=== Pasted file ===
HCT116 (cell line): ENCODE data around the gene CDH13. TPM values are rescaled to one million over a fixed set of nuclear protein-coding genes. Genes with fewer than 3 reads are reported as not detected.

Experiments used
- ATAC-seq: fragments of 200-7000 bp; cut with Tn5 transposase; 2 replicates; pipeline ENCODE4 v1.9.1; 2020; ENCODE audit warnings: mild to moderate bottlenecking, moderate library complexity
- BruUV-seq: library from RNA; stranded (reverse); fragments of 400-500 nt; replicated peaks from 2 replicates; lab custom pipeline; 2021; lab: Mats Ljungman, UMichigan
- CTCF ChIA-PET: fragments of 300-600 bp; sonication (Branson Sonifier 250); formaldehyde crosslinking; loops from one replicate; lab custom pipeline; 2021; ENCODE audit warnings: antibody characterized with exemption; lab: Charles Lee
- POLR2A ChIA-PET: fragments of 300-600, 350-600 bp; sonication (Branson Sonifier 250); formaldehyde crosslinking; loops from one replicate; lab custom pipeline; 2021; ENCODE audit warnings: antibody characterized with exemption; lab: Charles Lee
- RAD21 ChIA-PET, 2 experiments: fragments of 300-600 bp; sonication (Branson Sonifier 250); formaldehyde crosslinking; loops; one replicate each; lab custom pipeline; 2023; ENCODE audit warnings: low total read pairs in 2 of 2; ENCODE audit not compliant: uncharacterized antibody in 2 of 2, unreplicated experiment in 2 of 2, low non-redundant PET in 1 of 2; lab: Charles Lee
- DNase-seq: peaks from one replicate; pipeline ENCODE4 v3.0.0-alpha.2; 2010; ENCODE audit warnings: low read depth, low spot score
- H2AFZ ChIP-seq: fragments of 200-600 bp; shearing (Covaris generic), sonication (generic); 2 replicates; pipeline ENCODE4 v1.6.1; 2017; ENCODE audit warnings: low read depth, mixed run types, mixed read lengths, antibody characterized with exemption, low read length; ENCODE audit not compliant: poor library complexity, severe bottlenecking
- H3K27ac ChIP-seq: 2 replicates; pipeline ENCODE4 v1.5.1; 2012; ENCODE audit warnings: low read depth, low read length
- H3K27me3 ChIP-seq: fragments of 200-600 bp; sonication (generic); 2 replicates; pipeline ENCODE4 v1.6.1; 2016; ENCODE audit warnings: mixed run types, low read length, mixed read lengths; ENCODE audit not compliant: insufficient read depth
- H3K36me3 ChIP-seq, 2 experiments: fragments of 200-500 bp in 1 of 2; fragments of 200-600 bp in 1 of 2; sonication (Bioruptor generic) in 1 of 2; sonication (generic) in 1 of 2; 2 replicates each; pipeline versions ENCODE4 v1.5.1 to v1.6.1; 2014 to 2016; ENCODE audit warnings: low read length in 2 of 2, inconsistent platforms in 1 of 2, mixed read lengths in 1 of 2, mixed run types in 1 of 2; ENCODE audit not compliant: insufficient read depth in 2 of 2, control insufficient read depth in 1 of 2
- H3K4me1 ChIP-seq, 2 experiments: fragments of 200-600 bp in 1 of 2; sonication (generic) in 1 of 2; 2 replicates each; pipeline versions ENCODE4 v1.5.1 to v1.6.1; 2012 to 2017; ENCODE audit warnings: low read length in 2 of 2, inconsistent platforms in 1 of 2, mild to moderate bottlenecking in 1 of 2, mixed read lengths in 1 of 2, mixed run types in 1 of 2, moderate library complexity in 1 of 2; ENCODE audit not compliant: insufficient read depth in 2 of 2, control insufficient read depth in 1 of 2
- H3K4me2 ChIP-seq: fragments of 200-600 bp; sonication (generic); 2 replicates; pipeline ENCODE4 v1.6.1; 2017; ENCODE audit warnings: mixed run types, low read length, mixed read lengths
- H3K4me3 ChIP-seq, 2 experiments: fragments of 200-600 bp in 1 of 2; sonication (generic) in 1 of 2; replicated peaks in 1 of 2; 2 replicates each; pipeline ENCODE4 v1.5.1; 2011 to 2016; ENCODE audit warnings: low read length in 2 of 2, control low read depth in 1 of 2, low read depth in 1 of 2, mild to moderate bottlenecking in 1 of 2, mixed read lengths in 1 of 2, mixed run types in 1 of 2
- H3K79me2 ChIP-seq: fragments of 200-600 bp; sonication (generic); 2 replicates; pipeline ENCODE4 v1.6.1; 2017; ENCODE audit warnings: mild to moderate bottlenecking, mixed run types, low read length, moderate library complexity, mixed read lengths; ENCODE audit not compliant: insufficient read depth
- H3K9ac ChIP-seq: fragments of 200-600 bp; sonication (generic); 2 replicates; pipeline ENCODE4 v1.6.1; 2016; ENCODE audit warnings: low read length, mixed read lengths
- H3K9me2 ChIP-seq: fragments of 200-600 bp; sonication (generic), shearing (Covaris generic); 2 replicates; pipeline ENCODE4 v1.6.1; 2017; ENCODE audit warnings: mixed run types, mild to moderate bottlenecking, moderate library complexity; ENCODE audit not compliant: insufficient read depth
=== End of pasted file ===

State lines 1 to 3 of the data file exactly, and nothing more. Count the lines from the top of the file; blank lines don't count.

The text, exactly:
HCT116 (cell line): ENCODE data around the gene CDH13. TPM values are rescaled to one million over a fixed set of nuclear protein-coding genes. Genes with fewer than 3 reads are reported as not detected.

Experiments used
- ATAC-seq: fragments of 200-7000 bp; cut with Tn5 transposase; 2 replicates; pipeline ENCODE4 v1.9.1; 2020; ENCODE audit warnings: mild to moderate bottlenecking, moderate library complexity